Beds, Herts & Bucks

UK Border Agency criticised over Yarl's Wood detention

Yarl's Wood detention centre
Image caption The Independent Monitoring Board says women are being held too long at Yarl's Wood

Two women due for deportation have been kept at Yarl's Wood removal centre in Bedfordshire for two-and-a-half years, a report has revealed.

The Independent Monitoring Board said the UK Border Agency had breached standards by detaining people with no realistic prospect of deportation.

It said the women, who have been held for more than 900 days, were among 16 women detained for more than a year.

The UK Border Agency (UKBA) said it would carefully consider the report.

"The UK Border Agency only detains as a last resort and with a view to deport/remove. The agency will not detain anybody for any longer than necessary," a UKBA spokesman said.

"However, there are those who prolong detention because of their attempts to frustrate the removal process. They must take responsibility for that."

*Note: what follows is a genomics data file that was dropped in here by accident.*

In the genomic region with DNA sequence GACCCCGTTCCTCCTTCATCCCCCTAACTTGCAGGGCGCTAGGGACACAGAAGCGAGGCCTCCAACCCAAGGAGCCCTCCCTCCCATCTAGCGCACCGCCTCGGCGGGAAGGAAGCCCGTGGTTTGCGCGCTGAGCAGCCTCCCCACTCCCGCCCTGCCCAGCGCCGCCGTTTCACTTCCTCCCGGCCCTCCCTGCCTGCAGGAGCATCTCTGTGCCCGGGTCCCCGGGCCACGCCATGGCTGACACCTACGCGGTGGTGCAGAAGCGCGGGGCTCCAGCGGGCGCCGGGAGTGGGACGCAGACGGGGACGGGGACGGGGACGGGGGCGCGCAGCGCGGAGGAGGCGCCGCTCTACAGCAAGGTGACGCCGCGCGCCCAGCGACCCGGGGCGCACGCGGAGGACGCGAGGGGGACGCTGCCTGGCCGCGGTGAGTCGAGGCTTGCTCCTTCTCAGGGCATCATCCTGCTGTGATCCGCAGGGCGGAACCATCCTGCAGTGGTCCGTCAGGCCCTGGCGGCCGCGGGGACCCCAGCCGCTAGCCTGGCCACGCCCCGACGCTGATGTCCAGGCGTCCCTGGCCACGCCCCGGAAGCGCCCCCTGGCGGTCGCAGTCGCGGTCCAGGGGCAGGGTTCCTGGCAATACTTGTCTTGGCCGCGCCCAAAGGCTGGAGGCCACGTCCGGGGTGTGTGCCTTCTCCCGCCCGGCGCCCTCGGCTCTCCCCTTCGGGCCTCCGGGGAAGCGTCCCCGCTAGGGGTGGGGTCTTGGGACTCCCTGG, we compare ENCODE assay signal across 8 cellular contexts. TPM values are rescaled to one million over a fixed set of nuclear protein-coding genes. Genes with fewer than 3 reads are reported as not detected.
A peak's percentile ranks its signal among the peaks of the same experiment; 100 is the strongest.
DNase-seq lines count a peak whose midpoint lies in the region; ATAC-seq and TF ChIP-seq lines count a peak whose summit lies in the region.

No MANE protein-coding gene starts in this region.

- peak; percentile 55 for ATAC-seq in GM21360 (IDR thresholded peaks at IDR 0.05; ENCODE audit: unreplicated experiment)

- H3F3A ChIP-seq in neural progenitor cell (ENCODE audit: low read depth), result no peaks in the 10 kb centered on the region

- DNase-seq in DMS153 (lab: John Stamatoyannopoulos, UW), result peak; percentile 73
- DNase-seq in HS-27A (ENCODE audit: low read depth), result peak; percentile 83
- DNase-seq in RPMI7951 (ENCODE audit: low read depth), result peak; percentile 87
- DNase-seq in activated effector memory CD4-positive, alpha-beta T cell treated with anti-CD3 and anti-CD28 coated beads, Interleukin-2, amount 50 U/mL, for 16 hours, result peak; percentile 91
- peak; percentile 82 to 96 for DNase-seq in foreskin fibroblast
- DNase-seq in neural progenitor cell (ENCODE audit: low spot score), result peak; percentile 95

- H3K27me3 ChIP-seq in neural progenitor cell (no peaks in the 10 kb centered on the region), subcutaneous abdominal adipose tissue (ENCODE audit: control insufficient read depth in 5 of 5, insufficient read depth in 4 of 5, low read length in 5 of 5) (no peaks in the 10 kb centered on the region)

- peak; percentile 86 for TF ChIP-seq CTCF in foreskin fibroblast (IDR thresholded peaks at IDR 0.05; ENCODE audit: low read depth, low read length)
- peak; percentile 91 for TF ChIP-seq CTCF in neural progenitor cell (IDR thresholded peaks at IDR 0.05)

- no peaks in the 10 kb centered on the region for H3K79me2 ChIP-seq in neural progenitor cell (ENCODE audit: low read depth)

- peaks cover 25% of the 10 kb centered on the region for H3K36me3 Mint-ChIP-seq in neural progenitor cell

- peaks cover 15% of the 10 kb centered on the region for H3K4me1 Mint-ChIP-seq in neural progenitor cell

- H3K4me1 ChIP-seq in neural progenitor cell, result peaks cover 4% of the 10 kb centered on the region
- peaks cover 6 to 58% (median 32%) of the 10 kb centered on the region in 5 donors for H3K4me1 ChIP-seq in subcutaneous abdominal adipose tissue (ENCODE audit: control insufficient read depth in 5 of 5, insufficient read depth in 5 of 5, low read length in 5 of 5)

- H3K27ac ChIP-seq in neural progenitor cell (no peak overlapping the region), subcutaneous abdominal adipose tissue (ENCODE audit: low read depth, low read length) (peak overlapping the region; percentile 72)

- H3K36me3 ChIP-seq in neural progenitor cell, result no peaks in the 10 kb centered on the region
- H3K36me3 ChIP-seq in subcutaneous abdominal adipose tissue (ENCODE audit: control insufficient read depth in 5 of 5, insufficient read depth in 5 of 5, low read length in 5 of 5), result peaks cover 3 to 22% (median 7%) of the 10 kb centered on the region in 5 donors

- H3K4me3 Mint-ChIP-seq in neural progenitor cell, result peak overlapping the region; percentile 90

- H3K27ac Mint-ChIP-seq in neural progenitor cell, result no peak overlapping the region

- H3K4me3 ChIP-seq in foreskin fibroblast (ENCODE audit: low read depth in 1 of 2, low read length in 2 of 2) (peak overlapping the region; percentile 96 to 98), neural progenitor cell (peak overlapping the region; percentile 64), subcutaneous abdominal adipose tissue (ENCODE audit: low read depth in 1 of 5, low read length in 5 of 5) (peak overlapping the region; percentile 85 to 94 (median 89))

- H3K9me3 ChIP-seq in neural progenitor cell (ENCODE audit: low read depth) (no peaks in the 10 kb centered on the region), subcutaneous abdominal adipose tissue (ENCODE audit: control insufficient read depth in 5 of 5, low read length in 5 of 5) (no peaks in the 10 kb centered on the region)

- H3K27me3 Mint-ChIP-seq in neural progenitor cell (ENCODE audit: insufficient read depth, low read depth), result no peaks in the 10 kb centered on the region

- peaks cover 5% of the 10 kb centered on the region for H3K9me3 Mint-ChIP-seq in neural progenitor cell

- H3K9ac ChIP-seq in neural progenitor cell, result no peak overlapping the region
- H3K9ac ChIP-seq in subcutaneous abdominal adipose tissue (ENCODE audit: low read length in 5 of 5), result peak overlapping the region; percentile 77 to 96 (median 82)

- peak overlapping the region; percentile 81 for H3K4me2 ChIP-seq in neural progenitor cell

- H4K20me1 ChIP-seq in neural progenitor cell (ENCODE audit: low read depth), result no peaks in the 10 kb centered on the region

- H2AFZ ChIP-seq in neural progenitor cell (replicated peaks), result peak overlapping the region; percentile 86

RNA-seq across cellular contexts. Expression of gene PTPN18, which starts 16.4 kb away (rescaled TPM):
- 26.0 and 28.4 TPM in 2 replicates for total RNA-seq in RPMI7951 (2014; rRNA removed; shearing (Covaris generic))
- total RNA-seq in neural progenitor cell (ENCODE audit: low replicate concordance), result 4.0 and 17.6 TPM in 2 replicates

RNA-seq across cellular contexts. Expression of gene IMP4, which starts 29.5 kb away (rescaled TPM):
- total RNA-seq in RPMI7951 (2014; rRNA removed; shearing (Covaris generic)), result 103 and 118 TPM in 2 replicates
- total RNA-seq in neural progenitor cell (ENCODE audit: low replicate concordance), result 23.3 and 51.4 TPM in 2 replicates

'Human suffering'

The report said detention at Yarl's Wood was often indeterminate and questioned why some detainees were being held in the first place.

It said the UKBA was in breach of standards which stated people must not be taken into detention unless there was a realistic prospect of removal within a reasonable time.

It said almost a third of 2011's detainees were not removed from the country and this suggested Yarl's Wood was "not fulfilling its basic function".

"The financial costs of this failure, as well as the costs in terms of human suffering, for people detained for lengthy indefinite periods, are immense," the report said.

The report also questioned the increased use of force, detainees being removed at night and removals being cancelled at the last minute.

It called on Immigration Minister Damian Green to review the policy of detaining pregnant women, which was also a prominent criticism in a report on the centre by the chief inspector of prisons Nick Hardwick last year.

However, it also recognised positive work with detainees such as religious provision and continued improvements in healthcare.

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